It's a memory that has stayed with me for over half a century. It was 1958 and coming to the end of the school year.
The eight year old me with my younger brother
Seventy children, all aged about eight, crowded onto two buses for a 70-mile journey to the coast. I made sure I was sat with my best pal, Stubbsy. Our destination: Filey. Mother had prepared me well. I had a duffel bag packed with boiled egg sandwiches a bottle of fizzy drink, sweets, and packet of potato crisps; the old-fashioned kind with the salt in a tiny blue, twist bag.
There were no motorways back then, and the journey would take anything up to three hours, including a half hour toilet stop on the outskirts of York. For a gang of eight-year-olds, three hours on a bus passed surprisingly quickly. All anyone could talk about was the sea.
Other than in books, on TV or postcards, most of us had never seen it, or if we had we were too young to recall. Some of the lucky ones, Stubbsy included, had been on caravan holidays and they’d seen it, they knew the thrill of playing on the sands, of looking out over the gleaming blue waters of the North Sea. I drooled at the prospect.
ByPeter Church [CC BY-SA 2.0 (http://creativecommons.org/licenses/by-sa/2.0)], via Wikimedia Commons
Mr Gaunt was the teacher in charge, and Mrs Garrett was his 2IC. First priority when we got to Filey, was another toilet call, then get the kids on the sands, their backs against the rough stone of the sea wall and call it lunchtime.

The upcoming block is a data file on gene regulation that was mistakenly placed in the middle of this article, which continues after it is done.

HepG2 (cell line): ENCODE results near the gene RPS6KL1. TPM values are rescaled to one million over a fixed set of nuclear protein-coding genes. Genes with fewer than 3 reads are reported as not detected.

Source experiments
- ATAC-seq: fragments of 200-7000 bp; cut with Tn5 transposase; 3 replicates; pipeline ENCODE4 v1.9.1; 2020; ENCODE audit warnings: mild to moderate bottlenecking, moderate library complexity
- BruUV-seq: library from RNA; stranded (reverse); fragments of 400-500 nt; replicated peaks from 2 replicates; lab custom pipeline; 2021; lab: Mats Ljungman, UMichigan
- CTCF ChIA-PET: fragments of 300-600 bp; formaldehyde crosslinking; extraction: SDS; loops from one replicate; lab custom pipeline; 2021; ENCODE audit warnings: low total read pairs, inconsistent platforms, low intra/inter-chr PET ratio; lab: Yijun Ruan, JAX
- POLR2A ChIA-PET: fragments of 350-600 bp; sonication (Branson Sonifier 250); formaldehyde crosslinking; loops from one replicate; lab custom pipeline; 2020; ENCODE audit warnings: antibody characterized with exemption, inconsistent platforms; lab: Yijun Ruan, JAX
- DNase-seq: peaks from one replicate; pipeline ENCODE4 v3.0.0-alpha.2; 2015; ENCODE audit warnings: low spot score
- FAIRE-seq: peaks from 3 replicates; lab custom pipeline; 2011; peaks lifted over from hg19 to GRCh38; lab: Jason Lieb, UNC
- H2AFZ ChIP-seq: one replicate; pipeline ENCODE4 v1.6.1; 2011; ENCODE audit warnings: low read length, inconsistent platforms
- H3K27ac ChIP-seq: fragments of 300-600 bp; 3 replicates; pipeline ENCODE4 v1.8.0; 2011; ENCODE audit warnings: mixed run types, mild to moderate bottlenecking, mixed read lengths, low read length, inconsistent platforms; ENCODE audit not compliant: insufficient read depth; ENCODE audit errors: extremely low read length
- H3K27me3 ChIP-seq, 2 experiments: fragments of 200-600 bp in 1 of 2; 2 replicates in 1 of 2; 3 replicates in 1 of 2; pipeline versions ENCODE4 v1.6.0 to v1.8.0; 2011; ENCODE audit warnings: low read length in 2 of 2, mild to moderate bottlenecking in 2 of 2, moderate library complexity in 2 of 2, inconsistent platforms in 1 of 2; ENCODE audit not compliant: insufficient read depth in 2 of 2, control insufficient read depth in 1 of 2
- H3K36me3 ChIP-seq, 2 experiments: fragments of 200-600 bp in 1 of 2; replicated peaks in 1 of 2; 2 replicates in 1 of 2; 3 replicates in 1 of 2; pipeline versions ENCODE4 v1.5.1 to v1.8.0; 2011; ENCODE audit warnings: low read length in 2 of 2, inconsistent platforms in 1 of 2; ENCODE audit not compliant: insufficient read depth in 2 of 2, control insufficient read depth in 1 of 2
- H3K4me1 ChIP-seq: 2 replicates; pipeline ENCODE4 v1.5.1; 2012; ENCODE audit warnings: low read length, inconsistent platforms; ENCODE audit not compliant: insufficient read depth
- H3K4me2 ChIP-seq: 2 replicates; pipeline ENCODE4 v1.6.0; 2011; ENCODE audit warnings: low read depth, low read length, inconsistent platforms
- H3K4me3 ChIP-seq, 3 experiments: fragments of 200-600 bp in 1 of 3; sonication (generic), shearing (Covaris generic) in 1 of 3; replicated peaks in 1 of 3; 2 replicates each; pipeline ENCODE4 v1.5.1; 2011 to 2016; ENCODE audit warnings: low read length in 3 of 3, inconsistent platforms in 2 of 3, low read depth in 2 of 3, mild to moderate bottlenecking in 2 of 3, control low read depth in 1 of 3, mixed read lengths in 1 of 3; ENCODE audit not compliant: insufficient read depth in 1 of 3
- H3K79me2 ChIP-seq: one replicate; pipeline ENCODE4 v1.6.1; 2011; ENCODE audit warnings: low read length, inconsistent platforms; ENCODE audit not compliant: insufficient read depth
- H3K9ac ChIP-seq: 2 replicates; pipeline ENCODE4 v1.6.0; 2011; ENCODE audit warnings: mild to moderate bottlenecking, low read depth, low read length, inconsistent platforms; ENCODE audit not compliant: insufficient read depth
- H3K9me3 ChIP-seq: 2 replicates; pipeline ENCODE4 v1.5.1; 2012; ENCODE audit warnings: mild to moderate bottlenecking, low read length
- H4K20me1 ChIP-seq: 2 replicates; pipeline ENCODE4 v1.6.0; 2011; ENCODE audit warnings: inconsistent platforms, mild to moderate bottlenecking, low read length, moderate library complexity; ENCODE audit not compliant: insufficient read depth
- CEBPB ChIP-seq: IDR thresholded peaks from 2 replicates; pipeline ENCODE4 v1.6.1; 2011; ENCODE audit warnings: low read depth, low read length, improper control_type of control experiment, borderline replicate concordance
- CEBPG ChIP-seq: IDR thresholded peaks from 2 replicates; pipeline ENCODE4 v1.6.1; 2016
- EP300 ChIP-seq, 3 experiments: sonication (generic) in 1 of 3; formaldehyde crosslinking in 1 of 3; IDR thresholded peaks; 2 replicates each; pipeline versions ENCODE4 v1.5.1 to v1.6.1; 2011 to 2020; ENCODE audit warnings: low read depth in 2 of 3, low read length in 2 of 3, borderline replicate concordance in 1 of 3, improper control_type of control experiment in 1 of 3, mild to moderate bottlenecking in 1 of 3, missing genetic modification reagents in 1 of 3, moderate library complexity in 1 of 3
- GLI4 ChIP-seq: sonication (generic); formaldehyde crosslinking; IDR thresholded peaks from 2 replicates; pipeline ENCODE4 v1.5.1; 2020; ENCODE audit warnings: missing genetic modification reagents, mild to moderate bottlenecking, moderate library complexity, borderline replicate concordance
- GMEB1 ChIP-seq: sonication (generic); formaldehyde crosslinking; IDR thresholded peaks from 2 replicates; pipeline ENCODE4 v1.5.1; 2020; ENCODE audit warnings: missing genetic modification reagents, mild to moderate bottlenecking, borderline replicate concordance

I sat with Stubbsy, chewing on my boiled egg butties, looking out across the sands and an undulating slab of grey which stretched for as far as we could see
Like everyone else, I couldn’t understand why we all painted the sea a rich blue, and anticipated it in blue, when in reality it was much the same bland colour as my short trousers. It was the subject of much discussion and I became so distracted by it that I dropped one of my carefully cut sandwiches and it got filled with sand. So I threw it away.
Mr Gaunt came down on me with the wrath of God. “Robinson, do you imagine that the good people of Filey have nothing better to do than tidy up their beach after clots like you?” A suitably contrite response. “No, sir.” “When we’re all finished, you will clean up the beach.”
Staring around, I was terror struck. The beach was miles long. It would take months to clean it all up. Was he just going to abandon me there while everyone else went back to Leeds? Where would I sleep? What would my mother say?
It was some relief to learn from Mrs Garrett that he meant only that part we had populated and polluted. You’d be surprised how much mess two classes of kids could produce in half an hour, and to this day, that lesson stays with me. I never litter the pavements, I always use the bins.
Carr Naze and Filey Brigg
From the beach we moved on through Coble Landing where our teachers spent some time explaining the local fishing industry, and then we walked out along Filey Brigg, that spit of land that juts out into the sea from the end of Carr Naze cliff. It was a slippery path littered with rock pools which were a magnetic attraction. They teemed with marine life: aquatic plants and other creatures. We even saw tiny crabs, scuttling away to hide from our prying eyes.
Then it was back to the bus for the journey home, bursting with stories for my mother, father and brother of the things I’d seen, the places we’d visited (but I never told them about being made to clean up the beach). And, of course, back at school the following day there was the inevitable essay to write: A Day Out in Filey
That was the start of a lifelong love affair with this pretty little town. I met my wife there in 1979, and we still go back at least once a year. Small wonder that when I chose to write cosy detective fiction, the first title was The Filey Connection.